The Bronze Horseman

Leningrad 1941: the white nights of summer illuminate a city of fallen grandeur whose beautiful palaces and stately avenues speak of a different age, when Leningrad was known as St Petersburg.

Two sisters, Tatiana and Dasha, share the same bed, living in one room with their brother and parents. It is a hard, impoverished life, yet the Metanovs know many who are not as fortunate as they.

The family routine is shattered on 22 June 1941 when Hitler invades Russia. For the Metanovs, for Leningrad and for Tatiana, life will never be the same again. On the fateful day, Tatiana meets a brash young officer named Alexander.

Tatiana and her family suffer as Hitler’s army advances on Leningrad, and the Russian winter closes in. With bombs falling and the city under siege, Tatiana and Alexander are drawn to each other in an impossible love. It is a love that could tear Tatiana’s family apart, a love that carries a secret that could mean death for anyone who hears it.

Confronted on the one hand by Hitler’s unstoppable war machine, and on the other by a Soviet system determined to crush the human spirit, Tatiana and Alexander are pitted against the very tide of history, at a turning point in the century that made the modern world.

Mesmerizing from the very first page to the final, breathtaking end, The Bronze Horseman brings alive the story of two indomitable, heroic spirits and their great love that triumphs over the devastation of a country at war.


Reviews

"Set in her native St. Petersburg, Russia, Simons's latest thick novel (after Tully, etc.) focuses on a WWII love affair. As the story opens, Tatiana, the youngest member of the Metanova family, is just 17; she still shares a bed with her older sister, Dasha. Not long after the country goes to war with Germany, Tatiana meets Alexander, a soldier, and sparks fly. It turns out, however, that Alexander is the same soldier Dasha has been crowing about. Possessed of a strong sense of family loyalty, and living under conditions that permit no privacy, Tatiana refuses to interfere with her sister's happiness, but the attraction between Tatiana and Alexander proves too powerful. Complicating matters, another soldier, Dimitri, has information that could destroy Alexander, and Dimitri likes Tatiana, too. In order to protect both Dasha's feelings and Alexander's life, the star-crossed lovers become part of a deceptive quadrangle as war intensifies around them. Taking her title from a tragic poem by Alexander Pushkin, Simons skillfully highlights the ironies of the socialist utopia..." Publishers Weekly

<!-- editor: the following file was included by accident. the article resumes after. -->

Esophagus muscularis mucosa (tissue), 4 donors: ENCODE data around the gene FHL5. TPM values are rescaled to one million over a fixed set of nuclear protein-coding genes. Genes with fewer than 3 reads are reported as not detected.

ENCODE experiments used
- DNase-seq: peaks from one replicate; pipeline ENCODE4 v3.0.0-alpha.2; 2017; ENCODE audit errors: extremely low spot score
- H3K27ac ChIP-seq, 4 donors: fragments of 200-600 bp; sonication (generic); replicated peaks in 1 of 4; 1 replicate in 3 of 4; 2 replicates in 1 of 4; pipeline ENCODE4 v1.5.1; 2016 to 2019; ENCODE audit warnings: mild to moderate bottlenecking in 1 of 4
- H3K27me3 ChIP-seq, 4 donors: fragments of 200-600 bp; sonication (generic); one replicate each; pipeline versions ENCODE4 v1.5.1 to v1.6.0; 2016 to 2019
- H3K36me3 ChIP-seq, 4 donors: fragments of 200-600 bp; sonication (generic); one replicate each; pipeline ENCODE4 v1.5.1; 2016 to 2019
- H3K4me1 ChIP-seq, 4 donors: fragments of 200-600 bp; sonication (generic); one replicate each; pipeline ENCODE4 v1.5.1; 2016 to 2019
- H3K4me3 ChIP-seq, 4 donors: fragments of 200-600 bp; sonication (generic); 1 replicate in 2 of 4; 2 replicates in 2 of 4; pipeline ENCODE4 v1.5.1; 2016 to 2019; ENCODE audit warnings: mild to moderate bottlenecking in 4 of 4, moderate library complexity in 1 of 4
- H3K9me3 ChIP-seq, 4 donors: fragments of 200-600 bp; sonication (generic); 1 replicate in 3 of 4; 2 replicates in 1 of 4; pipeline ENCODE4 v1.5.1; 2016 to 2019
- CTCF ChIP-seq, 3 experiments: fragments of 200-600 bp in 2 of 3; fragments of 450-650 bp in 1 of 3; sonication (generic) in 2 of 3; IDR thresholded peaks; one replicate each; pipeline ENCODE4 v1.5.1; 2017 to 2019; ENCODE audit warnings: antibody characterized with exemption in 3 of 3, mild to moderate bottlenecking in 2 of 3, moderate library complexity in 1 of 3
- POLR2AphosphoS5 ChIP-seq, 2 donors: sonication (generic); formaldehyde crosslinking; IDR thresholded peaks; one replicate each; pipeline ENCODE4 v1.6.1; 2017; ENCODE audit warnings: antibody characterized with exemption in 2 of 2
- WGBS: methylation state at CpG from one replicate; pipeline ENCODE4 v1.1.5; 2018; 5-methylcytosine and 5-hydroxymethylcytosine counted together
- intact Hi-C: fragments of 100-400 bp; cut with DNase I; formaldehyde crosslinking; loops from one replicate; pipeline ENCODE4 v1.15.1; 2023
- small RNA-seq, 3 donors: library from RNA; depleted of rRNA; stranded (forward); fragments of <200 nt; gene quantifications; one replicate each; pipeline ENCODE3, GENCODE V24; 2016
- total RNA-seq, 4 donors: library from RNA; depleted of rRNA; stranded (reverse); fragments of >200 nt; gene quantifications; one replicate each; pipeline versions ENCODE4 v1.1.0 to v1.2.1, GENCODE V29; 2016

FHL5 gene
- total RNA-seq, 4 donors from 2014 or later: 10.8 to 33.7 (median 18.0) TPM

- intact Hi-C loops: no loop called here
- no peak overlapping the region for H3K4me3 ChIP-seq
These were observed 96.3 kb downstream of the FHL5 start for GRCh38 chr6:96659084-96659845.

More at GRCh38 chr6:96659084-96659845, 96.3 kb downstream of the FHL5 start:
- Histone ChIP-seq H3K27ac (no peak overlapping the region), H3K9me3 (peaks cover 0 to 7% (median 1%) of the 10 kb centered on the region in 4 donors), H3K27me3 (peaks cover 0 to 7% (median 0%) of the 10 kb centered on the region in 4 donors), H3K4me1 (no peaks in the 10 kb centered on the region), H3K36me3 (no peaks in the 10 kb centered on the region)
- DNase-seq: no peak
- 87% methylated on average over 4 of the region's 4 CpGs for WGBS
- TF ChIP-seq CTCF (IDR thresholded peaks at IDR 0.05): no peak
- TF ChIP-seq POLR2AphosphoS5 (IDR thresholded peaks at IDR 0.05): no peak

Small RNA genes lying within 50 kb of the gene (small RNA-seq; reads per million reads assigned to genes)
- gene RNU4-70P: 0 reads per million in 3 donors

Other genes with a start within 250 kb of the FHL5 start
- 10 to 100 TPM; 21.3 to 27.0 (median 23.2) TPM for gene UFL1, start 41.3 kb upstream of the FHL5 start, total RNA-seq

"...A heart-stopping love story by the author of Tully (St. Martin's, 1995). Teens will also be gripped by descriptions of battles of World War II Europe on the eastern front, when Hitler abrogated the nonaggression pact with Stalin and invaded Russia. The events are told in explicit detail, from battle scenes to the horror of life in Leningrad under siege to passionate lovemaking..." School Library Journal, Molly Connally, Kings Park Library, Fairfax County, VA
"The Soviet Union suffered immensely at the hands of Germany during World War II, and no Russian city suffered more than Leningrad. The Germans laid siege to Leningrad in 1941, and the resulting horror and chaos gave rise to many dramatic tales of deprivation and heroism. Simons tells one of them here. Tatiana Metanov's life is typical of the way most people lived in Leningrad in the late 1930s and early 1940s: her family is crammed into a small living space, and their days consist of endlessly waiting in various lines for supplies. On the day Germany invades the Soviet Union, Tatiana meets Alexander Belov, a lieutenant in the Red Army..." —Booklist
"The Bronze Horseman' is the story of two young people in love trying to survive Hitler's vast war machine and a country that could crush their spirits. It is a tale of an impossible love. Where the question is 'how much are we prepared to lose to gain the whole world?' Russian born author Paullina Simons based the novel on the experiences of her grandmother who survived in Leningrad through the German blockade. Simons also experienced first hand the difficulties of growing up in communist Russia. To all intents and purposes this is a love story, but it also carries a certain ring of truth and is one of the best historical fictions I have read." Bibliofemme